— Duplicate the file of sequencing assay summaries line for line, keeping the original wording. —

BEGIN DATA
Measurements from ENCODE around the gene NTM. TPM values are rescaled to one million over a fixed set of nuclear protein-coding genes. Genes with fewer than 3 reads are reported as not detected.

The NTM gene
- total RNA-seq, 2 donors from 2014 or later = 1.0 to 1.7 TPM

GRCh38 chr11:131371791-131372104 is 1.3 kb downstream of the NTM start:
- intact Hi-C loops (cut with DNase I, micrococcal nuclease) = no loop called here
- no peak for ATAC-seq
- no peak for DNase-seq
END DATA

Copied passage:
Measurements from ENCODE around the gene NTM. TPM values are rescaled to one million over a fixed set of nuclear protein-coding genes. Genes with fewer than 3 reads are reported as not detected.

The NTM gene
- total RNA-seq, 2 donors from 2014 or later = 1.0 to 1.7 TPM

GRCh38 chr11:131371791-131372104 is 1.3 kb downstream of the NTM start:
- intact Hi-C loops (cut with DNase I, micrococcal nuclease) = no loop called here
- no peak for ATAC-seq
- no peak for DNase-seq